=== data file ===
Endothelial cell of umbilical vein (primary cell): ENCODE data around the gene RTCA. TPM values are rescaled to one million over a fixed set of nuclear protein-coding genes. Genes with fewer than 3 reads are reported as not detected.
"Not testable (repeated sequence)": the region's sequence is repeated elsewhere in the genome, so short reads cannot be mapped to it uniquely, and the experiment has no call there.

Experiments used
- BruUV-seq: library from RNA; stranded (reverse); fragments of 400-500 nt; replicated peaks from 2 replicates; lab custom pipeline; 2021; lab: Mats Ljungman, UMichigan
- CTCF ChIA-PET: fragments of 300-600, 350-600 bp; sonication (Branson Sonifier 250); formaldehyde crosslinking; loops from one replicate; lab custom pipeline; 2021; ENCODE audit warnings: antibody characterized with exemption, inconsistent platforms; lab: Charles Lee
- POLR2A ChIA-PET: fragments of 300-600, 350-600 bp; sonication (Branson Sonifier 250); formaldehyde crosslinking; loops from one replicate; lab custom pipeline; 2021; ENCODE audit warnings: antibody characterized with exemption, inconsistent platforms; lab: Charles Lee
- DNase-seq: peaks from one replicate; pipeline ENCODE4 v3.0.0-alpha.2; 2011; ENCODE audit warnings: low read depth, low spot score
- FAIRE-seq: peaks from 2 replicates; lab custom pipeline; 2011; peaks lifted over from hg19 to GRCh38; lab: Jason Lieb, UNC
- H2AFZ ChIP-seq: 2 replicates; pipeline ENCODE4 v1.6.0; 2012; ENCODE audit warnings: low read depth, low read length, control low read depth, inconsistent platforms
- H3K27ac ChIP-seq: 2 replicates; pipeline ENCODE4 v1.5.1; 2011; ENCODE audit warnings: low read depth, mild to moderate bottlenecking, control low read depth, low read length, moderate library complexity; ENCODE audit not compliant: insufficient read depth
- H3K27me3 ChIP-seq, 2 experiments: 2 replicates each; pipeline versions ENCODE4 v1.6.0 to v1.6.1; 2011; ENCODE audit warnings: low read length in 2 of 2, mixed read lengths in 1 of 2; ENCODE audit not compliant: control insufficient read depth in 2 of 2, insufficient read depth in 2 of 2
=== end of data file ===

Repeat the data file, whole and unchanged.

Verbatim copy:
Endothelial cell of umbilical vein (primary cell): ENCODE data around the gene RTCA. TPM values are rescaled to one million over a fixed set of nuclear protein-coding genes. Genes with fewer than 3 reads are reported as not detected.
"Not testable (repeated sequence)": the region's sequence is repeated elsewhere in the genome, so short reads cannot be mapped to it uniquely, and the experiment has no call there.

Experiments used
- BruUV-seq: library from RNA; stranded (reverse); fragments of 400-500 nt; replicated peaks from 2 replicates; lab custom pipeline; 2021; lab: Mats Ljungman, UMichigan
- CTCF ChIA-PET: fragments of 300-600, 350-600 bp; sonication (Branson Sonifier 250); formaldehyde crosslinking; loops from one replicate; lab custom pipeline; 2021; ENCODE audit warnings: antibody characterized with exemption, inconsistent platforms; lab: Charles Lee
- POLR2A ChIA-PET: fragments of 300-600, 350-600 bp; sonication (Branson Sonifier 250); formaldehyde crosslinking; loops from one replicate; lab custom pipeline; 2021; ENCODE audit warnings: antibody characterized with exemption, inconsistent platforms; lab: Charles Lee
- DNase-seq: peaks from one replicate; pipeline ENCODE4 v3.0.0-alpha.2; 2011; ENCODE audit warnings: low read depth, low spot score
- FAIRE-seq: peaks from 2 replicates; lab custom pipeline; 2011; peaks lifted over from hg19 to GRCh38; lab: Jason Lieb, UNC
- H2AFZ ChIP-seq: 2 replicates; pipeline ENCODE4 v1.6.0; 2012; ENCODE audit warnings: low read depth, low read length, control low read depth, inconsistent platforms
- H3K27ac ChIP-seq: 2 replicates; pipeline ENCODE4 v1.5.1; 2011; ENCODE audit warnings: low read depth, mild to moderate bottlenecking, control low read depth, low read length, moderate library complexity; ENCODE audit not compliant: insufficient read depth
- H3K27me3 ChIP-seq, 2 experiments: 2 replicates each; pipeline versions ENCODE4 v1.6.0 to v1.6.1; 2011; ENCODE audit warnings: low read length in 2 of 2, mixed read lengths in 1 of 2; ENCODE audit not compliant: control insufficient read depth in 2 of 2, insufficient read depth in 2 of 2